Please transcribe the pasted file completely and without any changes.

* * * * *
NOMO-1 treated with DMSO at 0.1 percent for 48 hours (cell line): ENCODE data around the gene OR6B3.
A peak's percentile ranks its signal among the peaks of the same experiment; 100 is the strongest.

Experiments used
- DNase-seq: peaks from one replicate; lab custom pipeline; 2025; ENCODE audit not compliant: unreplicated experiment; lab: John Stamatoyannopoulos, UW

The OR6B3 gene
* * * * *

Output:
NOMO-1 treated with DMSO at 0.1 percent for 48 hours (cell line): ENCODE data around the gene OR6B3.
A peak's percentile ranks its signal among the peaks of the same experiment; 100 is the strongest.

Experiments used
- DNase-seq: peaks from one replicate; lab custom pipeline; 2025; ENCODE audit not compliant: unreplicated experiment; lab: John Stamatoyannopoulos, UW

The OR6B3 gene